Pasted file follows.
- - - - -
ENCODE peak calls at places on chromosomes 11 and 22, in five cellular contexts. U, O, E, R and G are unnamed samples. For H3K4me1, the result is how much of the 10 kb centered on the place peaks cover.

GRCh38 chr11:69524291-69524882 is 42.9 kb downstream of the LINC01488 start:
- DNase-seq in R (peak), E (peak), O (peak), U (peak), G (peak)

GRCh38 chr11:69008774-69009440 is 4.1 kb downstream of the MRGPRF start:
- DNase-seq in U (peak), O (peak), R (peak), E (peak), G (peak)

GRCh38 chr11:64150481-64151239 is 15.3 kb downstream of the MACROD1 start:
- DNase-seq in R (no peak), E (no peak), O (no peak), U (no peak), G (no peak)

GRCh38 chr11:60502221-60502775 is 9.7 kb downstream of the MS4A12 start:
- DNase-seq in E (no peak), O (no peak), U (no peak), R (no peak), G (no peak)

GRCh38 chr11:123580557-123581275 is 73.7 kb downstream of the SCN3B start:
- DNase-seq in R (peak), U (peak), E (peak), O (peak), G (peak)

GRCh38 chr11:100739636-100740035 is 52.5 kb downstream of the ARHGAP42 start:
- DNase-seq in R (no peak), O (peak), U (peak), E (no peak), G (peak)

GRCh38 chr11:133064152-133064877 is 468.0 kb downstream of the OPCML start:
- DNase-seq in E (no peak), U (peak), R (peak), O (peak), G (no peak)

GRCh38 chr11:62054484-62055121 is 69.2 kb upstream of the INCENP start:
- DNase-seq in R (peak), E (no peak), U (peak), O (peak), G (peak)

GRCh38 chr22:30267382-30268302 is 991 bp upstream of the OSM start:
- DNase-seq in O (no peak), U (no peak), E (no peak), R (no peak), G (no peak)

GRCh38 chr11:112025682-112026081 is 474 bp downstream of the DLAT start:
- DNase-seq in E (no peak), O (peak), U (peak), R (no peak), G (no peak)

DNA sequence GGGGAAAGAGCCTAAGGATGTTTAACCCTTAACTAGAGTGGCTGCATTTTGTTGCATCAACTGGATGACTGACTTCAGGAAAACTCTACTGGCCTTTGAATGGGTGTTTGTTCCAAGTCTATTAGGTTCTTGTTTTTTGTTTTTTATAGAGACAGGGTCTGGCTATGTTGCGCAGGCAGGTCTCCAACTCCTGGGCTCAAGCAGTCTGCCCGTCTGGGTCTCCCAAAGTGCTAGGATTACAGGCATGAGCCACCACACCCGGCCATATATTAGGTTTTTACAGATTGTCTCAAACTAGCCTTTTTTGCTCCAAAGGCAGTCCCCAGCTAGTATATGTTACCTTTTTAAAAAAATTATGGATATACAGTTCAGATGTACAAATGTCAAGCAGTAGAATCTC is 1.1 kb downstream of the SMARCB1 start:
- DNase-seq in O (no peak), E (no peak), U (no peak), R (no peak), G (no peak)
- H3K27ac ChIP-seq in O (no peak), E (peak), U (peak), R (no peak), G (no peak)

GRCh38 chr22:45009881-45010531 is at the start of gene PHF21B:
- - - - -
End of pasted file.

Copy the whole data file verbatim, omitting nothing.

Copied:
ENCODE peak calls at places on chromosomes 11 and 22, in five cellular contexts. U, O, E, R and G are unnamed samples. For H3K4me1, the result is how much of the 10 kb centered on the place peaks cover.

GRCh38 chr11:69524291-69524882 is 42.9 kb downstream of the LINC01488 start:
- DNase-seq in R (peak), E (peak), O (peak), U (peak), G (peak)

GRCh38 chr11:69008774-69009440 is 4.1 kb downstream of the MRGPRF start:
- DNase-seq in U (peak), O (peak), R (peak), E (peak), G (peak)

GRCh38 chr11:64150481-64151239 is 15.3 kb downstream of the MACROD1 start:
- DNase-seq in R (no peak), E (no peak), O (no peak), U (no peak), G (no peak)

GRCh38 chr11:60502221-60502775 is 9.7 kb downstream of the MS4A12 start:
- DNase-seq in E (no peak), O (no peak), U (no peak), R (no peak), G (no peak)

GRCh38 chr11:123580557-123581275 is 73.7 kb downstream of the SCN3B start:
- DNase-seq in R (peak), U (peak), E (peak), O (peak), G (peak)

GRCh38 chr11:100739636-100740035 is 52.5 kb downstream of the ARHGAP42 start:
- DNase-seq in R (no peak), O (peak), U (peak), E (no peak), G (peak)

GRCh38 chr11:133064152-133064877 is 468.0 kb downstream of the OPCML start:
- DNase-seq in E (no peak), U (peak), R (peak), O (peak), G (no peak)

GRCh38 chr11:62054484-62055121 is 69.2 kb upstream of the INCENP start:
- DNase-seq in R (peak), E (no peak), U (peak), O (peak), G (peak)

GRCh38 chr22:30267382-30268302 is 991 bp upstream of the OSM start:
- DNase-seq in O (no peak), U (no peak), E (no peak), R (no peak), G (no peak)

GRCh38 chr11:112025682-112026081 is 474 bp downstream of the DLAT start:
- DNase-seq in E (no peak), O (peak), U (peak), R (no peak), G (no peak)

DNA sequence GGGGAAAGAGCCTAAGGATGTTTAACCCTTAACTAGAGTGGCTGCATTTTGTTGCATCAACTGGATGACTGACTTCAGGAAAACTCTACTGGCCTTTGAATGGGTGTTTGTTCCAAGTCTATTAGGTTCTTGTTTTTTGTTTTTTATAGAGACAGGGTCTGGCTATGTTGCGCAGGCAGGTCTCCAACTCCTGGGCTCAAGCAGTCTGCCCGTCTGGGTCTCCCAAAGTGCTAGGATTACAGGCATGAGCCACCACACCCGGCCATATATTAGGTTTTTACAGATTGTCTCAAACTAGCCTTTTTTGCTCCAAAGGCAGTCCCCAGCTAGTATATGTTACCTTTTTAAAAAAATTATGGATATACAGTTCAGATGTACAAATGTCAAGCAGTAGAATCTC is 1.1 kb downstream of the SMARCB1 start:
- DNase-seq in O (no peak), E (no peak), U (no peak), R (no peak), G (no peak)
- H3K27ac ChIP-seq in O (no peak), E (peak), U (peak), R (no peak), G (no peak)

GRCh38 chr22:45009881-45010531 is at the start of gene PHF21B: